The New Zealand Aerospace Challenge 2019 is set to recognise one of the biggest issues facing the agricultural sector – sustainability.
Applicants are being asked to develop a product or service that detects, monitors or measures water or soil pollution using the very latest satellite and unmanned aircraft (UA) technology.
The team at Soda Inc. thought this was an awesome opportunity so last week we hosted the event organisers and SpaceBase co-founders, Emeline Paat-Dahlstrom and Eric Dahlstrom with guest speaker Aslan Wright-Stow, Environment and Catchment Team Manager and Environmental Stewardship Research Programme lead at DairyNZ, during their roadshow throughout New Zealand.
Emeline and Eric believe that New Zealand, with its rich history of innovation and agriculture, has the opportunity to lead the rest of the world in this exciting and important field.
The winner of the New Zealand Aerospace Challenge 2019 will be at the forefront of this highly anticipated field of research and development.
“Most people ask, ‘why create a space industry in New Zealand?’, for us, we believe we really are living in exciting times and the technology that was once only available to big governments and aerospace companies is now available for anyone with the know-how wanting to access it,” Emeline said.
She said because the technology was so widely available it meant more people could create solutions with it and that’s what the Challenge was all about.
Eric said the Challenge would appeal to those from the science, research, technology, innovation and education eco-systems and those with an interest in agricultural technology and sustainability.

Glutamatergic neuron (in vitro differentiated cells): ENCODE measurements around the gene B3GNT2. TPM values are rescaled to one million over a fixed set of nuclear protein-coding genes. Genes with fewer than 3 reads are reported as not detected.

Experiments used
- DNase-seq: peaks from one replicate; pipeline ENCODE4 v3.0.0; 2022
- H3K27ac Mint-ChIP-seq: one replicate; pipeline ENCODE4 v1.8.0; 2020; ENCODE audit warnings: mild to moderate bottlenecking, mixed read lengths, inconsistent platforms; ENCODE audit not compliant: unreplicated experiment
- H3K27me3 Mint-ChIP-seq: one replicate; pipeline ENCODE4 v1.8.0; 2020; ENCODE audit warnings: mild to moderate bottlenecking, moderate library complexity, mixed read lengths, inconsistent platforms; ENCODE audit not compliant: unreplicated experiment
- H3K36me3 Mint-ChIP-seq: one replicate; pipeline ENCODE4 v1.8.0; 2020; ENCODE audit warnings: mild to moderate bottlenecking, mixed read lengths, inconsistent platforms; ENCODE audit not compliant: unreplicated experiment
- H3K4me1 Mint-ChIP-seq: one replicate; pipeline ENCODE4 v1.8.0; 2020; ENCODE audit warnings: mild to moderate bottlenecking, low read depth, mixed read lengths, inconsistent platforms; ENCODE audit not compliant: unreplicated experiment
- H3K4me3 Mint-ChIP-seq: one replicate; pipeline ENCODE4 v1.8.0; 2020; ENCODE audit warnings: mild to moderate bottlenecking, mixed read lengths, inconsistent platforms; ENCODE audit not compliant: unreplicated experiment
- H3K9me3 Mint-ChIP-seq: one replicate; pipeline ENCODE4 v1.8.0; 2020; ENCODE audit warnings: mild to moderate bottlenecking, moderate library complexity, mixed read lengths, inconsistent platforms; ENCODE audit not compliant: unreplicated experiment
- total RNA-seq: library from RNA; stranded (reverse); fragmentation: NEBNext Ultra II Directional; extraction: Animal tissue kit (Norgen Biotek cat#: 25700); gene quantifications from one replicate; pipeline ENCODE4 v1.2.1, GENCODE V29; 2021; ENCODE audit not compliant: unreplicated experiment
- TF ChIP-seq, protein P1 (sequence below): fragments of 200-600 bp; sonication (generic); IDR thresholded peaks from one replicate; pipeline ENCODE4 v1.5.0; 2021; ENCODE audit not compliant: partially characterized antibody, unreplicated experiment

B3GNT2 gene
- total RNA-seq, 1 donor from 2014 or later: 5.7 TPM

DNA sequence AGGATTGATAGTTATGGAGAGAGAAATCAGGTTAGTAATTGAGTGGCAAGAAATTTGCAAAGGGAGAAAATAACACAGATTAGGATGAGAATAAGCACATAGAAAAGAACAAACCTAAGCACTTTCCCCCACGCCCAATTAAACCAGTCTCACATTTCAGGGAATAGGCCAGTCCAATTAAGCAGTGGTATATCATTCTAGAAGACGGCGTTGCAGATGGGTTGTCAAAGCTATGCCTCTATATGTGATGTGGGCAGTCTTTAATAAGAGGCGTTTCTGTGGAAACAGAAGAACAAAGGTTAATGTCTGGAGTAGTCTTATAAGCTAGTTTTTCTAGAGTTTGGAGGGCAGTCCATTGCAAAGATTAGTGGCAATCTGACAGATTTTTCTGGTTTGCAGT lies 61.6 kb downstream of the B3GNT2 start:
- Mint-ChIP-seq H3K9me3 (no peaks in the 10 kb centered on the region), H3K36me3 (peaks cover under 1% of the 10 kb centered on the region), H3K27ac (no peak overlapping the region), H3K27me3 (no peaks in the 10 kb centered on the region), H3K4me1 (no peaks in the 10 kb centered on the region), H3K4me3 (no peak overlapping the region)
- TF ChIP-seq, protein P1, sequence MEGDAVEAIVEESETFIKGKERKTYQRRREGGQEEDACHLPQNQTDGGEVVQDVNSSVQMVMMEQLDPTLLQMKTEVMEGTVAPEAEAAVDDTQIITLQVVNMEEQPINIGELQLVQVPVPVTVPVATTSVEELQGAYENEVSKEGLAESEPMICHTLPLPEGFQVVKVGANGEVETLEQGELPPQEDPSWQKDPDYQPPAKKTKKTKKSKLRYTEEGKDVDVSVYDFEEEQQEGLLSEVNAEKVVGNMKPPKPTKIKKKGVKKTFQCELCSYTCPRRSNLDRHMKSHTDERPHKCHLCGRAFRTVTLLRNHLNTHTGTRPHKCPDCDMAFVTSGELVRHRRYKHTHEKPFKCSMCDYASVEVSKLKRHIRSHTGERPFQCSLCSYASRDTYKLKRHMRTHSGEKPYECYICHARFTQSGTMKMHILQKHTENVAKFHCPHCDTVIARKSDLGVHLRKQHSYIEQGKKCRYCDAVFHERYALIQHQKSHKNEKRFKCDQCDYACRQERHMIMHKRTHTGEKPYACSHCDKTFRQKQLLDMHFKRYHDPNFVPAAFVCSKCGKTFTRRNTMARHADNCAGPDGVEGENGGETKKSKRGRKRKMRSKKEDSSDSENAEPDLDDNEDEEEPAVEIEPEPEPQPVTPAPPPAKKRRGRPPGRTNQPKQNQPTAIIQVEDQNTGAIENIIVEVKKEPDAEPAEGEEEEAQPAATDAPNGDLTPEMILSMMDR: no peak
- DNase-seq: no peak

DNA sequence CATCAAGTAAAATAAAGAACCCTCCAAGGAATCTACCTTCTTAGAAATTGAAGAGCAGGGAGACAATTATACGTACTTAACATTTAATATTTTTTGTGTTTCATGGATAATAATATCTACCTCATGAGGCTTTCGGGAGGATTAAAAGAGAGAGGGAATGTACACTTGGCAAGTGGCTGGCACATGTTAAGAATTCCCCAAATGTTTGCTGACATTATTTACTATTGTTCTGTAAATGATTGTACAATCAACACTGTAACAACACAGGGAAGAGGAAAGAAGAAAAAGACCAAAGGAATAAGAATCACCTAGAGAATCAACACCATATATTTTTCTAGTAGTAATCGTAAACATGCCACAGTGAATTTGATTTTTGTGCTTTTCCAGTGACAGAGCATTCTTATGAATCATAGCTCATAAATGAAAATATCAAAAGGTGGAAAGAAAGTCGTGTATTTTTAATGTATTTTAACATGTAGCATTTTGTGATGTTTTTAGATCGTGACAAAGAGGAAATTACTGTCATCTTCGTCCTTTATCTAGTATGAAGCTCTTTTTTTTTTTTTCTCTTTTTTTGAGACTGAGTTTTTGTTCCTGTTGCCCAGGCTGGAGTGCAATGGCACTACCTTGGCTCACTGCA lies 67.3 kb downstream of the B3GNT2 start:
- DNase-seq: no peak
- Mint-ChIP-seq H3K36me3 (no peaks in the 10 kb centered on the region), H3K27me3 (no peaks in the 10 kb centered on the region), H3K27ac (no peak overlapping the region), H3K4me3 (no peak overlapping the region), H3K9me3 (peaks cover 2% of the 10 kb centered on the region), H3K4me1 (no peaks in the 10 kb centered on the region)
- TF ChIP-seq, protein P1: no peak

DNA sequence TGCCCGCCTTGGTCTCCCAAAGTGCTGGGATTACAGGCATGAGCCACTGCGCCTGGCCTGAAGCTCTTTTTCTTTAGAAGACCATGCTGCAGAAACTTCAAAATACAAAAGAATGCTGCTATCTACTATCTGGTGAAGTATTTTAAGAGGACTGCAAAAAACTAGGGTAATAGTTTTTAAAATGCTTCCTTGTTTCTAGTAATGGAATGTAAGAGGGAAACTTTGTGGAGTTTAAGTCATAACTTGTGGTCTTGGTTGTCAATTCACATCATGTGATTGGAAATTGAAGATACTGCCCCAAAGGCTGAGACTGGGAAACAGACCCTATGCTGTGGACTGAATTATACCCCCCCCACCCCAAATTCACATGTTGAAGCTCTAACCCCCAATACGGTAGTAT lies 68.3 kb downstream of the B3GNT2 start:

Aslan said the challenges DairyNZ faced as a sector were mainly in the environment space, and in particular the water space.
“It revolves around community trust and I think there’s a big opportunity for people wanting to participate in this challenge to help provide accurate data, which in turn will help build that trust,” Aslan said.
Applications are open now and close on April 30, 2019.
Up to 20 top applicants will be invited into an incubator programme and will receive support for the duration of the Challenge, including:
Access to Airbus satellite data
Access to Airbus SandBox platform
Mentorship and training from technology and agritech specialists
Advice for conducting UA flight tests within recommended areas
Support on flight testing solutions by certified UA operators
Guidance from Airways for testing UA solutions
At the end of the incubation period, up to 10 finalists will be selected to participate in the final demo and pitch sessions in Christchurch.
The Challenge will culminate in a national demo and pitch event to be held in Christchurch on 17 and 18 October 2019 where the winning team will be announced.
For more, check out the website.